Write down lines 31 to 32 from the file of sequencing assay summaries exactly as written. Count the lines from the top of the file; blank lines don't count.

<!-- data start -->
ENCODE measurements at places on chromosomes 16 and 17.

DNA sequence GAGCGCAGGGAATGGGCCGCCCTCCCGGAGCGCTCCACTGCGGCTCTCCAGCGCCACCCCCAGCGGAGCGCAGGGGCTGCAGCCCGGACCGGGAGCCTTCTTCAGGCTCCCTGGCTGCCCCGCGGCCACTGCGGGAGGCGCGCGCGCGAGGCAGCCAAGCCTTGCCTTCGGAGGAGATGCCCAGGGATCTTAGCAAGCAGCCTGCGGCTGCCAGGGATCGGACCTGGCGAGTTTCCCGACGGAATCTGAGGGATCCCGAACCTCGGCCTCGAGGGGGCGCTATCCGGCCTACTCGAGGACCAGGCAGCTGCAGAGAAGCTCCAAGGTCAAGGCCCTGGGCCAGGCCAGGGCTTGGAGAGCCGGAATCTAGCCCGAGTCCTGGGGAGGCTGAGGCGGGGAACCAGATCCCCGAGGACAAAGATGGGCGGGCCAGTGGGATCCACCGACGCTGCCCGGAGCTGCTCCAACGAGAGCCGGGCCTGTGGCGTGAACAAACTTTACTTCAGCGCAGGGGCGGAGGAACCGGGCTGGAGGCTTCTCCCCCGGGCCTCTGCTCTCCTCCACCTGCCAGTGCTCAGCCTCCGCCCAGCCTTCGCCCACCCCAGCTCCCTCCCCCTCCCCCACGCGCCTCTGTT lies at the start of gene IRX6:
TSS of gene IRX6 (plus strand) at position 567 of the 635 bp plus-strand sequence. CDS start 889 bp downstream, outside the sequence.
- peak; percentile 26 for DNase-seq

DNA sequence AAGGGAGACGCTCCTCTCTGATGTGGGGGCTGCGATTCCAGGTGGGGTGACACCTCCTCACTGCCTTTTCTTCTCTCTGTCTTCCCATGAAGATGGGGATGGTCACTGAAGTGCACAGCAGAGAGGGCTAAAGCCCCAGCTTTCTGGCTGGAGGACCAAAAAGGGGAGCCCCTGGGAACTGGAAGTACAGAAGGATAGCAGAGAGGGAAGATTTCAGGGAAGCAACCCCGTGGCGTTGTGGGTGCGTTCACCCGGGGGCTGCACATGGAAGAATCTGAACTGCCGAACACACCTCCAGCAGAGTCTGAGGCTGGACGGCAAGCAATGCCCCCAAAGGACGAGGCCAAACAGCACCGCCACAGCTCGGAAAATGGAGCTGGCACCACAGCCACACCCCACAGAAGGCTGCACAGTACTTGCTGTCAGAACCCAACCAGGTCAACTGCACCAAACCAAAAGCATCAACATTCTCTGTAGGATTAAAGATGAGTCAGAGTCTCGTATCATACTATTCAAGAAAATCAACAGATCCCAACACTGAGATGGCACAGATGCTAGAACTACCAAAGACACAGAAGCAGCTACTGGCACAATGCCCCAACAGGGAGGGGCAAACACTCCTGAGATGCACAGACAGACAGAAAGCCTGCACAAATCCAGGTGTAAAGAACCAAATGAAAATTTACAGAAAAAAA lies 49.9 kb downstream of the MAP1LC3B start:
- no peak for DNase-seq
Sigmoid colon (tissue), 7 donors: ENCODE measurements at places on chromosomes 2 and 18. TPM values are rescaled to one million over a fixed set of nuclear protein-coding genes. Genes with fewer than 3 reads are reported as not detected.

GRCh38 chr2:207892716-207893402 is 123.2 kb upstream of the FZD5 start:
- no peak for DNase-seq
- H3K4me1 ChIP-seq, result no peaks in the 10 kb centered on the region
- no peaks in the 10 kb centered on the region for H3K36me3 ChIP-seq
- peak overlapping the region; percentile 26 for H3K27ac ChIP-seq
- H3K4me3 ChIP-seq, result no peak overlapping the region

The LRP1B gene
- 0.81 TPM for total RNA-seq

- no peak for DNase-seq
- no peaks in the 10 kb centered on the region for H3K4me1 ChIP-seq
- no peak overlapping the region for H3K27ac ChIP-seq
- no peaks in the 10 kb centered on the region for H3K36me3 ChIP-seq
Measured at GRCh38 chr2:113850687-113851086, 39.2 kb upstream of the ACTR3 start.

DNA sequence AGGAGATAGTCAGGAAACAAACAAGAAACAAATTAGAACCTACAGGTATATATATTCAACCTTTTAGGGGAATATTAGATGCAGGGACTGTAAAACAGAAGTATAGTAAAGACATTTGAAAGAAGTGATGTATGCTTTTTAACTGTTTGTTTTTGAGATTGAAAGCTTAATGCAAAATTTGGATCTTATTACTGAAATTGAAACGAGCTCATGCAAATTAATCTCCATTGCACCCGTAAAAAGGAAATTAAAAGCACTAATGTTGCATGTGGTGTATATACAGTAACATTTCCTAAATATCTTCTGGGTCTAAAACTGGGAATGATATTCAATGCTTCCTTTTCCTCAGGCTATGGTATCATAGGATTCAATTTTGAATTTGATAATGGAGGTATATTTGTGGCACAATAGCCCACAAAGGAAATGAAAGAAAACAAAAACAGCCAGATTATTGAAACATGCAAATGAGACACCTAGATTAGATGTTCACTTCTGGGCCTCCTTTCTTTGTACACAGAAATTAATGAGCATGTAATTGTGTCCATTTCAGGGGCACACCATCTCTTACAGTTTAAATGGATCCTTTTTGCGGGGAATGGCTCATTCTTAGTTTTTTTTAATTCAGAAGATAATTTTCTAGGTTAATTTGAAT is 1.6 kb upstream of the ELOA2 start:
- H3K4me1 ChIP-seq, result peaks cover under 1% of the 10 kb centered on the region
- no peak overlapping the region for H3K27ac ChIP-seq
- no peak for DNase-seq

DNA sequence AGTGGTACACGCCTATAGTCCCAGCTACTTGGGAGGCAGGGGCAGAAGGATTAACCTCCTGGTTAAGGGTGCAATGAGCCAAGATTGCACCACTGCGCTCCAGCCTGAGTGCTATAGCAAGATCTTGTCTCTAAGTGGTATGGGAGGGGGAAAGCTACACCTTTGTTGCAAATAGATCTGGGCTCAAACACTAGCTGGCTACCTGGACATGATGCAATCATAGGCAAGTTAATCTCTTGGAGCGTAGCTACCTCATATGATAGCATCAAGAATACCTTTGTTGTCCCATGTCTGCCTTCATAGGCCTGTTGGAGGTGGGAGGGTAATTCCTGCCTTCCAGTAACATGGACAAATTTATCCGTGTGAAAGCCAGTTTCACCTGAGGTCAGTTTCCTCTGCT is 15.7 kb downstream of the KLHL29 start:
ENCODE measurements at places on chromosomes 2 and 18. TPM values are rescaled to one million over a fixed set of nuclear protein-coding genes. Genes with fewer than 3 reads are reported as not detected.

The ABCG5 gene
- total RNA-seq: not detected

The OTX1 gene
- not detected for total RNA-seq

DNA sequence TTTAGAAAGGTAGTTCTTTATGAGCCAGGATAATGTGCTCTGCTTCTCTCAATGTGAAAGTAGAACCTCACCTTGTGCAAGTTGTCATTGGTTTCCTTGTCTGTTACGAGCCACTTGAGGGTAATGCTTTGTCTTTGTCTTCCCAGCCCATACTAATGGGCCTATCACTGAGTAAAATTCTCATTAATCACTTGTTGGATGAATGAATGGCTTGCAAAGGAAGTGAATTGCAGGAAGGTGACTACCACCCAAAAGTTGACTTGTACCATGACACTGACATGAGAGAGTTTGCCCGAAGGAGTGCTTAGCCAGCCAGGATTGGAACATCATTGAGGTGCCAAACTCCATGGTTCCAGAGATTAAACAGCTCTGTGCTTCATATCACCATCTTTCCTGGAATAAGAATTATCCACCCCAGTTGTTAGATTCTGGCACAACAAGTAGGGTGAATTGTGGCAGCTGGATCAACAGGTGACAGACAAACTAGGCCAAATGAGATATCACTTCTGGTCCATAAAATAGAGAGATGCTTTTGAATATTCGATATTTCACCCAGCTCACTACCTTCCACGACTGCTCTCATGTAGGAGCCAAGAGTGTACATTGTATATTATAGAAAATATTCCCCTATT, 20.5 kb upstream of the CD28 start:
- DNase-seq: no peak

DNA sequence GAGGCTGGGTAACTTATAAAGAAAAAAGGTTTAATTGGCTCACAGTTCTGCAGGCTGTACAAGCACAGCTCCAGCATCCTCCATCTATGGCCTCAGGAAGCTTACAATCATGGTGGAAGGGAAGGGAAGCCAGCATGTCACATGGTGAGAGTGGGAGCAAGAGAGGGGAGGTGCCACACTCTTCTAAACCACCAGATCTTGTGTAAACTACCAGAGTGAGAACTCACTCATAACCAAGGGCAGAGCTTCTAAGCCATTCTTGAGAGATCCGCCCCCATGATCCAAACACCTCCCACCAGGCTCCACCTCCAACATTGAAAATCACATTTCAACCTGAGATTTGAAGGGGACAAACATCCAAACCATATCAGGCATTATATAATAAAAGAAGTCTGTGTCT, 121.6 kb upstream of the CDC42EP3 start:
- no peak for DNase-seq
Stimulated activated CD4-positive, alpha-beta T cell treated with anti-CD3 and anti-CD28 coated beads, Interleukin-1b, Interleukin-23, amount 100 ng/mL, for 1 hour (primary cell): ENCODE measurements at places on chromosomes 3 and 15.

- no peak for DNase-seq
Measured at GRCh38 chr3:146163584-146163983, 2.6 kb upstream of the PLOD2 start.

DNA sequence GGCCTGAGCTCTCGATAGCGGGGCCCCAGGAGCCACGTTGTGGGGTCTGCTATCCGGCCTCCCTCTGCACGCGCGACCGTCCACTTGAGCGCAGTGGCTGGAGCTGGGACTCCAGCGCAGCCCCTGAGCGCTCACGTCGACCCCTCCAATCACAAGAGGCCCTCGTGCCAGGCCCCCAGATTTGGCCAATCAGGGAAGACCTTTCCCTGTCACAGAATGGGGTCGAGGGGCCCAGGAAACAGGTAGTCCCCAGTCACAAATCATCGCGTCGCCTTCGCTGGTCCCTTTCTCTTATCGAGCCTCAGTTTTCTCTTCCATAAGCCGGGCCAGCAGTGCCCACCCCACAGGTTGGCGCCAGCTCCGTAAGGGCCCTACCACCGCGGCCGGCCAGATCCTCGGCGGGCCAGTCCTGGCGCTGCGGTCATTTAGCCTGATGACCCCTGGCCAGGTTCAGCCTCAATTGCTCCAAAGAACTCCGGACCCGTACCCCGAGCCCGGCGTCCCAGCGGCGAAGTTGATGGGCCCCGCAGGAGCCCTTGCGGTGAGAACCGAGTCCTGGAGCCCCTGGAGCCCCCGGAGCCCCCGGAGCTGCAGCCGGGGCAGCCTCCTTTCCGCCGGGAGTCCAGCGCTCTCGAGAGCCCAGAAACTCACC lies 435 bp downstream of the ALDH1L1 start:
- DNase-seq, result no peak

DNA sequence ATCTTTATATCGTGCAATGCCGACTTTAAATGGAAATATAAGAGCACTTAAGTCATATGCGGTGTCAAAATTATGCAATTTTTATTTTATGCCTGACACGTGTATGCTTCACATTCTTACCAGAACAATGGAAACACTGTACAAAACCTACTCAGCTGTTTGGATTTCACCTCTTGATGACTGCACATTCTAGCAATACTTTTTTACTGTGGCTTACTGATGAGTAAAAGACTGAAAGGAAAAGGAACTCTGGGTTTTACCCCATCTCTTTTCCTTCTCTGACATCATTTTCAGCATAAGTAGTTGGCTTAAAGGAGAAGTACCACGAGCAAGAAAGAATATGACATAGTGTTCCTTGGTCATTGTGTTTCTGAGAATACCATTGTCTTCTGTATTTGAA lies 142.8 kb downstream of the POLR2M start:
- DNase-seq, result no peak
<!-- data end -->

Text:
DNA sequence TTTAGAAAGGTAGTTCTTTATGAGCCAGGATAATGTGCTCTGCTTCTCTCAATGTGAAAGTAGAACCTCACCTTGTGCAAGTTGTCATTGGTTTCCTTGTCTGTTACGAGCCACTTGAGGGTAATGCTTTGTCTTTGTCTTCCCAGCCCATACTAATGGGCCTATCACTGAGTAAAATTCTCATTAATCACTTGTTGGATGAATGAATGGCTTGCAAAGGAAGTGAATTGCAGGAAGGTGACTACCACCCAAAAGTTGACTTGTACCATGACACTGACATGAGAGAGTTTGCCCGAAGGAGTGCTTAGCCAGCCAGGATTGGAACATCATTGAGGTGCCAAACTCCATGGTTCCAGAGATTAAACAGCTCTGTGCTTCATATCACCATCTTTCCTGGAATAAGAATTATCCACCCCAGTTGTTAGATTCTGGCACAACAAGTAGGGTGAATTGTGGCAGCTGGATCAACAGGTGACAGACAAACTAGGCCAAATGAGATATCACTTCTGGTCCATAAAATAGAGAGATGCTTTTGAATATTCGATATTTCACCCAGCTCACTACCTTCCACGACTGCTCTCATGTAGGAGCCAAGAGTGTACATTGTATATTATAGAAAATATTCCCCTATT, 20.5 kb upstream of the CD28 start:
- DNase-seq: no peak